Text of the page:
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New book by alumna Luisa Enria: The Politics of Work in a Post-Conflict State
Luisa Enria, who completed her DPhil at ODID in 2015, has published a new book titled The Politics of Work in a Post Conflict State: Youth, Labour & Violence in Sierra Leone.
The book is dedicated to the memory of Raufu Mustapha, who supervised Dr Enria’s DPhil as Associate Professor of African Politics at ODID and who died in August 2017.
The book, which is published by James Currey, provides a detailed examination of the nature of post-conflict society and youth violence, with important implications for peacebuilding and post-conflict recovery.
High youth unemployment is seen as a major issue across Africa and globally, not solely as a source of concern for economic development, but as a threat to social stability and a challenge to fragile peace. In countries emerging from civil war in particular, it is identified as a key indicator for likelihood of relapse. But what do we really know about how lack of work shapes political identities and motivates youth violence?
Drawing on rich empirical data about young people on the margins of the informal economy in Sierra Leone's capital, Freetown, in the wake of its civil war (1991-2002), this book moves beyond reductive portrayals of unemployed youth as ‘ticking bombs’ to show how labour market experiences influence them towards political mobilisation.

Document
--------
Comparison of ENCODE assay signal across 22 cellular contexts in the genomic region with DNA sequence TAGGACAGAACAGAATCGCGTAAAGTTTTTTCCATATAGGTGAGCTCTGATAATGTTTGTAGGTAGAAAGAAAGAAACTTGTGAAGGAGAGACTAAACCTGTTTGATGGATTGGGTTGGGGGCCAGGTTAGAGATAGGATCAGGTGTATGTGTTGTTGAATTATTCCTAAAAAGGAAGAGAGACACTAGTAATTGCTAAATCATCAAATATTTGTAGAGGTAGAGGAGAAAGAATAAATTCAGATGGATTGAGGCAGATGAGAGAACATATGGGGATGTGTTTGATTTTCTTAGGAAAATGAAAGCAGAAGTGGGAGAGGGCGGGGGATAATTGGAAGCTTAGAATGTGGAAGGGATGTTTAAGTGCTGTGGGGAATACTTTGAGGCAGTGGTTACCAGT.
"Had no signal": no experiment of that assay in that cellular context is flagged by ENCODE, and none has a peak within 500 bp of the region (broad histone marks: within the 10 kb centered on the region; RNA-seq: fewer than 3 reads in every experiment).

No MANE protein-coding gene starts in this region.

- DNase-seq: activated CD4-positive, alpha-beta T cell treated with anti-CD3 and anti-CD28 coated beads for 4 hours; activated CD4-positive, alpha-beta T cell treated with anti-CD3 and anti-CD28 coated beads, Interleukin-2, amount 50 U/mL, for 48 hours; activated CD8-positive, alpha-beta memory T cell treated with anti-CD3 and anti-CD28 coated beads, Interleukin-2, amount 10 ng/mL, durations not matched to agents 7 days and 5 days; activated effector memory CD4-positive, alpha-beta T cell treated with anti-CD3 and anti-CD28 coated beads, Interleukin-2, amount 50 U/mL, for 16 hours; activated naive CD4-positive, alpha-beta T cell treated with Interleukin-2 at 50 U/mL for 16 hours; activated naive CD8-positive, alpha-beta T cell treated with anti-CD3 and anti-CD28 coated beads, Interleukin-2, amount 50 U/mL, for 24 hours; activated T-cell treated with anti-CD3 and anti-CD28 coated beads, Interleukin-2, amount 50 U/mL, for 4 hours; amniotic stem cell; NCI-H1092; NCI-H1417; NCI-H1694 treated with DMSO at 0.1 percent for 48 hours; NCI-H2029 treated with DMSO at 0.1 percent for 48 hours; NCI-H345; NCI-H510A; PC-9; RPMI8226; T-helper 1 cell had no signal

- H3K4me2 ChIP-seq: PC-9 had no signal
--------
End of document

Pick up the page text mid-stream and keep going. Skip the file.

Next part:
Dr Enria argues that violence is not inherent to unemployment, but that the impact of joblessness on political activism is mediated by social factors and the specific nature of the post-war political economy. For Freetown's youth, labour market exclusion is seen to have implications for social status, identities and social relations, ultimately keeping them in exploitative patterns of dependence. This in turn shapes their political subjectivities and claims on the state, and structures the opportunities and constraints to their collective action.
Dr Enria now a Lecturer in International Development at the University of Bath, where she also holds an ESRC Future Research Leaders Fellowship for the project 'States of Emergency: Citizenship in Times of Crisis in Sierra Leone'.